by John Stoehr
Is it really any wonder that Alan Hopper, the executive director of the Jacksonville Symphony Orchestra, announced he was leaving?
The news comes a month after his administration led a nine-week lockout of the orchestra's musicians, a lockout that was clearly intended to force musicians to accept a series of pay cuts over the next five years.
Hopper is leaving no doubt because the whole thing was a mess, a debacle, a publicity nightmare. When the musicians wanted to negotiate, he said no. When they wanted to perform, he said no. When he, the board, and the musicians were just shy of an agreement in December, he was at the head of a charge to cut off health-care for the musicians just when everybody else was feeling the holiday spirit.
Of course, Hopper isn't alone. Obviously, the person he answers to is also accountable in this mess. But no one is going to ask Jim Van Vleck to step down as the chair of the board of directors. He's one of the most active fund-raisers and a go-to guy in Jacksonville's old boy network.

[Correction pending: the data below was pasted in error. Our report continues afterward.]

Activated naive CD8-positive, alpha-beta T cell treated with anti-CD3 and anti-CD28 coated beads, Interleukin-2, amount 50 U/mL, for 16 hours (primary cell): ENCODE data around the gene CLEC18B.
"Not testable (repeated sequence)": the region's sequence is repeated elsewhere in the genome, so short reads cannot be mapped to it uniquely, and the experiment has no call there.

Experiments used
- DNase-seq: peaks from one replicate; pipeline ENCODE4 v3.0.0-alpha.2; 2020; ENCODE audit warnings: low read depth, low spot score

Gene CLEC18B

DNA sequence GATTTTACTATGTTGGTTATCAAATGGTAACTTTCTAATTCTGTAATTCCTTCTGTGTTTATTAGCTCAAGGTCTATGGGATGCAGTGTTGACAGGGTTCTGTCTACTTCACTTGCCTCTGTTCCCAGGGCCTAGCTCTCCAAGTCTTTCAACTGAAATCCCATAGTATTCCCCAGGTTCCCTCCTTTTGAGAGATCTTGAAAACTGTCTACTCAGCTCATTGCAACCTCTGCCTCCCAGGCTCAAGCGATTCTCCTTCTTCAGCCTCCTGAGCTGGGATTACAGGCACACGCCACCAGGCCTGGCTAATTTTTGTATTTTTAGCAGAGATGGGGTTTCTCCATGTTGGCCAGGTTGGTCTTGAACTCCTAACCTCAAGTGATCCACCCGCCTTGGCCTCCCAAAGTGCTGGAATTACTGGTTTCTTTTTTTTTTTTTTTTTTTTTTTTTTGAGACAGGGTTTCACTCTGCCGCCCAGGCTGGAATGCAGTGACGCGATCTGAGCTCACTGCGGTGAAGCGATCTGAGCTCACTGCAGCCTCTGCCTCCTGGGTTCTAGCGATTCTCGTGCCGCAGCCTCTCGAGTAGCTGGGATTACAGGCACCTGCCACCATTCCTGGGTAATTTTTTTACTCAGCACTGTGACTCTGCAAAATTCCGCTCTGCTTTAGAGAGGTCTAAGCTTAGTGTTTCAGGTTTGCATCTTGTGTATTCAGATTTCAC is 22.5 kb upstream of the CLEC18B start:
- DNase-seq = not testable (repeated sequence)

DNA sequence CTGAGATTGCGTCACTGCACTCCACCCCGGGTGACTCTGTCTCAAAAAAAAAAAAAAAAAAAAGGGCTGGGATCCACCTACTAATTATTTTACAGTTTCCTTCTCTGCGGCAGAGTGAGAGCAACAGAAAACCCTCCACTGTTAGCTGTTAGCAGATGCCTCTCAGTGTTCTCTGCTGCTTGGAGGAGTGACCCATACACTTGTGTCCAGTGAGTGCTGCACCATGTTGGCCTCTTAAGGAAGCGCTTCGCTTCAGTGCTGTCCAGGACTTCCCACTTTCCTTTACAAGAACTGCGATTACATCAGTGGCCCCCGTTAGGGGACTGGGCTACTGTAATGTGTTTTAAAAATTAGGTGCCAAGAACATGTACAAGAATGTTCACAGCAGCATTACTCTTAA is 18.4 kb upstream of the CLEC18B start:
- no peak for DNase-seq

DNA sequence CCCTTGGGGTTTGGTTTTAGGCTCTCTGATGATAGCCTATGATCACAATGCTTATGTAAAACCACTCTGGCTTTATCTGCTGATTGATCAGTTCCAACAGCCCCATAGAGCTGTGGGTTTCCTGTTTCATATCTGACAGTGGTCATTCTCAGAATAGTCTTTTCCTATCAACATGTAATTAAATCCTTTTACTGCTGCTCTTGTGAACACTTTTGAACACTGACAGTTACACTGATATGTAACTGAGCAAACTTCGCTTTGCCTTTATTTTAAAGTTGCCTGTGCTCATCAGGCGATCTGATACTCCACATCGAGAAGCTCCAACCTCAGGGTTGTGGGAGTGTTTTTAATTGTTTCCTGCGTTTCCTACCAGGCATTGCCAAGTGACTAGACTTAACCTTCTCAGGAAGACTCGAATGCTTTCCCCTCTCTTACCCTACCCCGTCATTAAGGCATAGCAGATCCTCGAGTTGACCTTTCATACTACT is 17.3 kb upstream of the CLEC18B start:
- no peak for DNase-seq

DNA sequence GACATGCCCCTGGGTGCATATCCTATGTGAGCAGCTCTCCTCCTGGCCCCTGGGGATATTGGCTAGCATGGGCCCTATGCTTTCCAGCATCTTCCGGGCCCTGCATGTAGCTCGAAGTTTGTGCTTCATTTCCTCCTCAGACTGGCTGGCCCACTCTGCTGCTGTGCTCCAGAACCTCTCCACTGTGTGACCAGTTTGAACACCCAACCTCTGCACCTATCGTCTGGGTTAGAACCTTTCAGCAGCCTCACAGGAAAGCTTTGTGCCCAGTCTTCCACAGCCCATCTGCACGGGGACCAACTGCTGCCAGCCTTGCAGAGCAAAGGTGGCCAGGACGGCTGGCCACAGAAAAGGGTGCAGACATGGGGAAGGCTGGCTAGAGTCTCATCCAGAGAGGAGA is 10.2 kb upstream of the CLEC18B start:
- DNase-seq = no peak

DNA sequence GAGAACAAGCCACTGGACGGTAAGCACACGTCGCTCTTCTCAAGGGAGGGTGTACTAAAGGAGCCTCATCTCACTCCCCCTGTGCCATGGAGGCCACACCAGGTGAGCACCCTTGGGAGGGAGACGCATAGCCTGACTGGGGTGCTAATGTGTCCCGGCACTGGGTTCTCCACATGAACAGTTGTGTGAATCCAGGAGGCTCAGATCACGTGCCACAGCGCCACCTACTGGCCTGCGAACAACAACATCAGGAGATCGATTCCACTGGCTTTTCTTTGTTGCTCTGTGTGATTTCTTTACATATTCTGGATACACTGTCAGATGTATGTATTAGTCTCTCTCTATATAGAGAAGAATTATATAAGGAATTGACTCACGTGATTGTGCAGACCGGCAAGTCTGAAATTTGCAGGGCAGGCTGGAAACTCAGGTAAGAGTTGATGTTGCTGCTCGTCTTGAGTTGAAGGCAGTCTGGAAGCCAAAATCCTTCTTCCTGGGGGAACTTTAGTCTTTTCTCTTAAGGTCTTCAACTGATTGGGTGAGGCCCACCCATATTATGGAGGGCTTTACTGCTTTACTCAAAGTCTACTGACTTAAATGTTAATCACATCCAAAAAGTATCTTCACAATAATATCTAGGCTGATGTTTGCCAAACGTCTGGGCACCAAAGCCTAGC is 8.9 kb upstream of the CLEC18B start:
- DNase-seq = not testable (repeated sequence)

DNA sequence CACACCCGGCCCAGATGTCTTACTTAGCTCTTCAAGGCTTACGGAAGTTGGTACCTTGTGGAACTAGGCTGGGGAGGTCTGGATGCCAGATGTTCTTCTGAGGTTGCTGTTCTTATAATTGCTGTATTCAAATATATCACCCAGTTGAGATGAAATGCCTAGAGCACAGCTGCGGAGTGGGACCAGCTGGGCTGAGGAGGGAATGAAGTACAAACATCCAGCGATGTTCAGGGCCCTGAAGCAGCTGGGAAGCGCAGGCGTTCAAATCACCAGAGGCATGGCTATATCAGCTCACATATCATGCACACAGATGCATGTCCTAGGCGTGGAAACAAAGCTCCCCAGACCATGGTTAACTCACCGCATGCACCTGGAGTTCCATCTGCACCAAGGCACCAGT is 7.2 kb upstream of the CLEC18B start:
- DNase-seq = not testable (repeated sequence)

Van Vleck's job in raising funds was more much more difficult with a mess like the lockout on his hands. What philanthropist in his or her right mind would like to be seen as someone abetting the cancellation of other people's health-care (during Christmas, for Chissakes!) or being involved a labor contract battle that might be illegal?
At the same time, the mayor, as a member ex-officio of the board of directors, got tangled in the quagmire. That was thanks to Van Vleck, not Hopper. The board chair sent a letter to Mayor John Peyton explaining that the orchestra had $3 million of debt that needed to be addressed and the only way to do that was for the musicians to take a pay cut.
Of course, Van Vleck failed to tell His Honor, and His Honor failed to remind Van Vleck publicly, that it's the job of board members and their administrations (i.e., Hopper), to raise whatever money is needed to maintain operations.
In other words, it's the not the job of musicians to worry about budgets.
On top of all this, there was speculation that the $3 million deficit continually cited in the Christmas Lockout didn't exist.
Some in the industry called for an independent audit of the orchestra's books to verify the administration's claims.
Someone's head had to roll and that someone was Hopper. No surprise there.
Unfortunately, changing leadership might fix the symptoms, but not the illness.